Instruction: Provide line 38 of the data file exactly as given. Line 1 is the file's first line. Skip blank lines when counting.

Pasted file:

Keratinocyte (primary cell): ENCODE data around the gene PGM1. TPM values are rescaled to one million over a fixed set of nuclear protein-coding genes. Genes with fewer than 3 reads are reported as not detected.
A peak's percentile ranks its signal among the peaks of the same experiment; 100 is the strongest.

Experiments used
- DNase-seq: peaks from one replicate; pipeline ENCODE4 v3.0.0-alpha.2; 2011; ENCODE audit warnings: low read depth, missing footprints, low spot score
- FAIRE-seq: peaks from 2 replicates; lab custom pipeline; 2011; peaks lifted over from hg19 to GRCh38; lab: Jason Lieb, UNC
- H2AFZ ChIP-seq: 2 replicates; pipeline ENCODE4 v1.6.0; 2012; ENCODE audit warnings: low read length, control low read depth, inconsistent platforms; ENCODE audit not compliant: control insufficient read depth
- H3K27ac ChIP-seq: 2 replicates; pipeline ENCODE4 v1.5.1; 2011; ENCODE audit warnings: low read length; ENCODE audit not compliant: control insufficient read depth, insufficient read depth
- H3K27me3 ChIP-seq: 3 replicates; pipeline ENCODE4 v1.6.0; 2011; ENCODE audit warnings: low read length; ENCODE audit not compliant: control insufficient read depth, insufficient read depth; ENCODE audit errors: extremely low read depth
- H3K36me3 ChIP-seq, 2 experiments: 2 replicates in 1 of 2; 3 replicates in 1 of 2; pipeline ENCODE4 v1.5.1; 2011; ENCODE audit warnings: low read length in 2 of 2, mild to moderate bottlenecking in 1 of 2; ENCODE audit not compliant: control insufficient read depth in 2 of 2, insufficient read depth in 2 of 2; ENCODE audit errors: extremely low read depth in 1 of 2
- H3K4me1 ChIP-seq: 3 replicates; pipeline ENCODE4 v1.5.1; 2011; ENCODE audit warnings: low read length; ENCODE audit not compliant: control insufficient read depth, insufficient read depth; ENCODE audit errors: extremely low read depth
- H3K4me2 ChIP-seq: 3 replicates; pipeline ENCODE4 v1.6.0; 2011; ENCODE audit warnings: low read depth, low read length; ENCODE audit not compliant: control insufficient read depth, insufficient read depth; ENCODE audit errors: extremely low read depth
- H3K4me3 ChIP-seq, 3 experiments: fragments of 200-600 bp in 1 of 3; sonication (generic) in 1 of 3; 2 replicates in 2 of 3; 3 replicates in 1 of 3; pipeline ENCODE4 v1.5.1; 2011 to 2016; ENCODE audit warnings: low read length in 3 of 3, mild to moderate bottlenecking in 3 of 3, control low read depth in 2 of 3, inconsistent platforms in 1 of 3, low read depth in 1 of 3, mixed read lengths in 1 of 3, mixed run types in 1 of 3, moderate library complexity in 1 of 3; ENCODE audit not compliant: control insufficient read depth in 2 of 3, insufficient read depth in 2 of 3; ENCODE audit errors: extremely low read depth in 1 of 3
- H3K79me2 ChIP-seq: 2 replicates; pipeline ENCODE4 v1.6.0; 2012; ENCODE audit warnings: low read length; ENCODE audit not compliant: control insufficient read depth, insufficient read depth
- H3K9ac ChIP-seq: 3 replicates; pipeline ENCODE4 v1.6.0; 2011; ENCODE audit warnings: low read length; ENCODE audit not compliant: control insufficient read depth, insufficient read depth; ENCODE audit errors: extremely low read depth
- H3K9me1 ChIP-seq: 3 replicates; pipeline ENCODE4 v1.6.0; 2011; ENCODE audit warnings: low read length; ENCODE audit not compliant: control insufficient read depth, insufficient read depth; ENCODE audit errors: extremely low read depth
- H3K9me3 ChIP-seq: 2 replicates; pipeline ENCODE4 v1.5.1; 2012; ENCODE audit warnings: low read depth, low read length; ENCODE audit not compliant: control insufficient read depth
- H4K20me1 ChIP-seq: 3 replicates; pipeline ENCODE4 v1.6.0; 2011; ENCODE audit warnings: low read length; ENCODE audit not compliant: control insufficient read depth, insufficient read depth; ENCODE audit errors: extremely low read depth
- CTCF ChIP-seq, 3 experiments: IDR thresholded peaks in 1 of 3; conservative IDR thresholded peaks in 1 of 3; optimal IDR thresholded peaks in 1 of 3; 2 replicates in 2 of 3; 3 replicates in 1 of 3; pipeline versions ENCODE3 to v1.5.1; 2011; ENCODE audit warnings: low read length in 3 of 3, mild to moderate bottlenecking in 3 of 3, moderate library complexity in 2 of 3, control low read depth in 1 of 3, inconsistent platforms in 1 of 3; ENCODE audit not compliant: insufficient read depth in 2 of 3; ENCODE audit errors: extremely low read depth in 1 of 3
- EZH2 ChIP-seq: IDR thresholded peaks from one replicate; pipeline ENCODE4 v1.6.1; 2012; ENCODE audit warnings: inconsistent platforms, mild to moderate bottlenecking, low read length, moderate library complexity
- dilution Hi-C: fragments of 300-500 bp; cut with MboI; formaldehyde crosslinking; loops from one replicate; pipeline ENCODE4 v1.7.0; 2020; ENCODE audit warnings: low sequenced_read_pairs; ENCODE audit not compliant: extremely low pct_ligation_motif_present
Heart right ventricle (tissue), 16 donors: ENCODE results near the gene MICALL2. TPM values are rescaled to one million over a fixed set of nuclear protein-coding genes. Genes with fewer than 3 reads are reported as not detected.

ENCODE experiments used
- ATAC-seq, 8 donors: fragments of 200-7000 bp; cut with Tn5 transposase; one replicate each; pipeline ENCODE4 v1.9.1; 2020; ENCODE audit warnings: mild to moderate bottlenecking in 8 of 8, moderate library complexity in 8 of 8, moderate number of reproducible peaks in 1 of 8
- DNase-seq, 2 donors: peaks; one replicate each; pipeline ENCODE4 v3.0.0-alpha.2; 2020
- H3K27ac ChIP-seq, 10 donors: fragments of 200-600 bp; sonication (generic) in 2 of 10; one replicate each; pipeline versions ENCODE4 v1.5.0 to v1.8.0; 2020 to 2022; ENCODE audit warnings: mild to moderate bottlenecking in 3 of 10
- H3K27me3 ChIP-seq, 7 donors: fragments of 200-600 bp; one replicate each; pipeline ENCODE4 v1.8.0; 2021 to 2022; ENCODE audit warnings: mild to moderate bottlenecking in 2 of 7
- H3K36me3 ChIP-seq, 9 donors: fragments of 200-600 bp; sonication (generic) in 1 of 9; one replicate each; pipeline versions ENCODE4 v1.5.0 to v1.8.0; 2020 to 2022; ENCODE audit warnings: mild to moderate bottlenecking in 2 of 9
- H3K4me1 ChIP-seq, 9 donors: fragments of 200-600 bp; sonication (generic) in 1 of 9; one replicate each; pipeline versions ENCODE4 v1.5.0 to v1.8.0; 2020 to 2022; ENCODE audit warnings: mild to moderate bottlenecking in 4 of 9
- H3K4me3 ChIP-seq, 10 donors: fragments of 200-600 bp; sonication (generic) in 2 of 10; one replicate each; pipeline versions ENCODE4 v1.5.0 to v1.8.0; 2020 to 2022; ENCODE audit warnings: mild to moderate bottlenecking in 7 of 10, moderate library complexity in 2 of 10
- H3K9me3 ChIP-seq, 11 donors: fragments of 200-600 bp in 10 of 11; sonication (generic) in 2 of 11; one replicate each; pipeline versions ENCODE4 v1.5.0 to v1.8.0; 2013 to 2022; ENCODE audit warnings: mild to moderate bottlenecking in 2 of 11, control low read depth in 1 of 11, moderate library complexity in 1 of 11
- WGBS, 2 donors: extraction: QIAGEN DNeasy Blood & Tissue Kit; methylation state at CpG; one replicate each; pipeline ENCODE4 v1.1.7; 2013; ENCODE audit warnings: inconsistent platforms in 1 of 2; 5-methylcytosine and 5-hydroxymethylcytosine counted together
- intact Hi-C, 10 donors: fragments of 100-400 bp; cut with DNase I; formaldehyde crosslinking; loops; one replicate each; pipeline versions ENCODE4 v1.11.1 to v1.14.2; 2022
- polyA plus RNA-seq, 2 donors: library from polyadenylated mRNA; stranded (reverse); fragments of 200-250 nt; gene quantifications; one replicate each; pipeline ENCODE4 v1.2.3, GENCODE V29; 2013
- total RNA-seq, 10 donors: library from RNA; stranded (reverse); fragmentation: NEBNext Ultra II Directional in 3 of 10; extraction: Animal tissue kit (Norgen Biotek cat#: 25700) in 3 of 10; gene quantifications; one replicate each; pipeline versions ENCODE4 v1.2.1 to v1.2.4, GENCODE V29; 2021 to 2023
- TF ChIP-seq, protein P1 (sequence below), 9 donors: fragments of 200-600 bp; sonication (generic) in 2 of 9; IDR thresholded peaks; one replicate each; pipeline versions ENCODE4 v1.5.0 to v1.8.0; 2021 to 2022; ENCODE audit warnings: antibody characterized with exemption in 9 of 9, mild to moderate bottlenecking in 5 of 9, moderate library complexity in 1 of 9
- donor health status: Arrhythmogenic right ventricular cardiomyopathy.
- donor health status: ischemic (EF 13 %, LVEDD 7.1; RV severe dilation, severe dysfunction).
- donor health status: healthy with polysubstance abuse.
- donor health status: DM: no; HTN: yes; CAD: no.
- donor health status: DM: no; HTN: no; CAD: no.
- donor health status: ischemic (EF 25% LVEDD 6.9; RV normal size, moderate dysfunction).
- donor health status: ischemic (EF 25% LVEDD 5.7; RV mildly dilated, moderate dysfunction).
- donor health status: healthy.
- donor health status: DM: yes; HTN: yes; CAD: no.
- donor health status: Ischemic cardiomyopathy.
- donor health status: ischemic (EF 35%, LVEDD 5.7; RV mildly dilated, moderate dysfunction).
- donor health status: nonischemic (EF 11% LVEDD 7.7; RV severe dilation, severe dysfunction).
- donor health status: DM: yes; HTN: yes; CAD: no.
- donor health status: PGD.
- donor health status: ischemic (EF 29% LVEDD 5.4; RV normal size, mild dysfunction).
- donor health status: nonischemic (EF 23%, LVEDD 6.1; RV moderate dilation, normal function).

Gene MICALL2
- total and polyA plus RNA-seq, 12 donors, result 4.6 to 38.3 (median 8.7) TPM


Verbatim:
- donor health status: healthy with polysubstance abuse.